Should General Motors Co. (GM) change its name since, if it survives at all, it will be a shadow of its former self?

North America's No. 1 automaker is widely expected for bankruptcy protection on June 1. Bloomberg News reported that GM, "the world's largest automaker until its 77-year reign ended in 2008, plans to file for bankruptcy protection on June 1 and sell most of its assets to a new company, people familiar with the matter said."

The company, which has been hemorrhaging jobs and money for years, will soon identify the 14 factories that it plans to shutter as part of its corporate restructuring, according to the Associated Press. GM also is trying to sell its Opel/Vauxhall before the parent company's bankruptcy.

The Detroit was founded almost 101 years ago by William "Billy" Durant, who was a leading manufacturer of horse-drawn carriages in Flint, Mich. He is responsible for the creation of GM through the acquisitions of Oldsmobile, Cadillac and the company which became Pontiac.

Neither Durant nor Alfred P. Sloan, GM's famous CEO from the 1920s, would recognize the company today. Earlier this year, GM announced plans to shed brands including Hummer and Saturn, which was created to be a "new kind of car company" by GM. GM has also announced plans to discontinue Pontiac, part of GM's line-up since 1932. The company also is trying to unload its European operations.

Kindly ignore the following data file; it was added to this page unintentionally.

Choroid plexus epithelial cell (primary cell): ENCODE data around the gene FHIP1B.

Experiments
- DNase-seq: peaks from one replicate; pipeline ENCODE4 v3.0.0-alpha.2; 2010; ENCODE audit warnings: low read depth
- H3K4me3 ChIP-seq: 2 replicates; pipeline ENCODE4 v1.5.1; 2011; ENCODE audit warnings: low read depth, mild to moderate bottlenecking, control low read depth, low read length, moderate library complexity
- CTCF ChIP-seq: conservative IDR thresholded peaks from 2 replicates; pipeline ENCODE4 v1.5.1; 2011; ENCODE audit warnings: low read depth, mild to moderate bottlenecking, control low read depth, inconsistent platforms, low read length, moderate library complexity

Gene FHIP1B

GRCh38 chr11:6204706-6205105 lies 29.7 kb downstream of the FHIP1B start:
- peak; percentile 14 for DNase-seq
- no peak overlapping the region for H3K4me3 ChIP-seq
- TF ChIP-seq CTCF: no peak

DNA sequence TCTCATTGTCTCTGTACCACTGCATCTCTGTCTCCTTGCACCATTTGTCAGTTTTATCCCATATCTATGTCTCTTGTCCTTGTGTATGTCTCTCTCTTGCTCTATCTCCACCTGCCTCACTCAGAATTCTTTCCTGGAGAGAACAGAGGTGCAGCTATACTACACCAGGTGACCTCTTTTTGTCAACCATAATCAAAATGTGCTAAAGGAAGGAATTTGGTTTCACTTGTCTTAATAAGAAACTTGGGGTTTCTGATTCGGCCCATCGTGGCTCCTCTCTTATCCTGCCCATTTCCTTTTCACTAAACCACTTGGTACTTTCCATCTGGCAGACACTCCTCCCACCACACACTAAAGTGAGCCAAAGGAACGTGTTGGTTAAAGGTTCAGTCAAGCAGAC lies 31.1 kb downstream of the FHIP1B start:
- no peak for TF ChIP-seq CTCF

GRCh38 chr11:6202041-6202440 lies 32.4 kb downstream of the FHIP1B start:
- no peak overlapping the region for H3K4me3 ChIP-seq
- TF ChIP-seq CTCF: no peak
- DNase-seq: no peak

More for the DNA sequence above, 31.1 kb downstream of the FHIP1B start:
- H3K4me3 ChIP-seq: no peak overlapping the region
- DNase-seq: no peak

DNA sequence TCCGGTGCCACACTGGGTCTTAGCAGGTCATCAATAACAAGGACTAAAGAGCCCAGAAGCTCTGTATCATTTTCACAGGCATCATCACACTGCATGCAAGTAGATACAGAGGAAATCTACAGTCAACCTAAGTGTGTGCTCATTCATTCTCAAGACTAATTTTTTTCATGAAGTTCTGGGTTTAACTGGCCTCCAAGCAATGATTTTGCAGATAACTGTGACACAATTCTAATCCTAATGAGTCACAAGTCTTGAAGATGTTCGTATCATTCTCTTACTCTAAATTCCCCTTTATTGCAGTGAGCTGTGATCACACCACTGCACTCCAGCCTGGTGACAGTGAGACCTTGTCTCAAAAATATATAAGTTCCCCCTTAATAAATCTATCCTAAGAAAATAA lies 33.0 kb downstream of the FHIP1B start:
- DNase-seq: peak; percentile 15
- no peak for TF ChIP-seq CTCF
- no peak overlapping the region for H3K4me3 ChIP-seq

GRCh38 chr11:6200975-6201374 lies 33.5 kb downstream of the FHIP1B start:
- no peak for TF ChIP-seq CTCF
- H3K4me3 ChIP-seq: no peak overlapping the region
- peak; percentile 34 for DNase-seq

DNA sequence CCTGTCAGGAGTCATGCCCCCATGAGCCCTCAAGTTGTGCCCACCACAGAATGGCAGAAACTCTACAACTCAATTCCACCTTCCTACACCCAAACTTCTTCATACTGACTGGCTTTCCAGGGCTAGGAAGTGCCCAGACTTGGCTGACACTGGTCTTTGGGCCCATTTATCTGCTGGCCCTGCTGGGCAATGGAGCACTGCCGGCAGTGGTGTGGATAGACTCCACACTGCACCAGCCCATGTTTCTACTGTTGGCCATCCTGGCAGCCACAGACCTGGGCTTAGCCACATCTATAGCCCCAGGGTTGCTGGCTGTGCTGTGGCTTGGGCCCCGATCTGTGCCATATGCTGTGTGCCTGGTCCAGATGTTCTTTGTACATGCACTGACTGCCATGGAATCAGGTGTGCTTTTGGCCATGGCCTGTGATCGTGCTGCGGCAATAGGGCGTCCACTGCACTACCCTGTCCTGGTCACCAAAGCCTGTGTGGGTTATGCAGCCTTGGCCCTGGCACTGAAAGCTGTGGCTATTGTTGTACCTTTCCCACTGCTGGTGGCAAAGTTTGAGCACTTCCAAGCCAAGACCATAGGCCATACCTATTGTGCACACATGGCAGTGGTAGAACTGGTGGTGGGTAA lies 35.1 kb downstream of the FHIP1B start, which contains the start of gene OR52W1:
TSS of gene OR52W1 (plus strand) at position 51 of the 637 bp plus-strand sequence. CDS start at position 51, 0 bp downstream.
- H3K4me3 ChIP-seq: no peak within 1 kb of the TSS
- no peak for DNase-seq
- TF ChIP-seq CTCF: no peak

Politicians in Germany and the U.K. over the expected job cuts expected to accompany the job cuts.

"The political machinations on both sides of the Atlantic come as GM's U.S. workers prepared to vote Thursday on a new pact that would trim wages and benefits and provide a union-run health trust with a stake in a reorganized company," according to Dow Jones.

Members of Congress are complaining about the 70 percent stake the government is taking in the automaker. Chrysler L.L.C. is already in bankruptcy though it may emerge from court protection quickly. GM will not be so lucky, creating the most complicated bankruptcies in history.

Today, GM bondholders agreed to accept "a sweetened offer that will give them 10 percent of the new GM plus warrants to buy 15 percent more if stock in the new GM rises enough," as my colleague Peter Cohan noted.

The company will emerge from its troubles eventually. But will it still be GM?

No, the company is too different than the one founded at the dawn of the 20th century. The new automaker that emerges should have a new name. Any suggestions?

Increase your money and finance knowledge from home

Investor’s Toolbox

Improve your investing savvy with the right financial toolset.

View Course »

Introduction to Preferred Shares

Learn the difference between preferred and common shares.

View Course »

Add a Comment

*0 / 3000 Character Maximum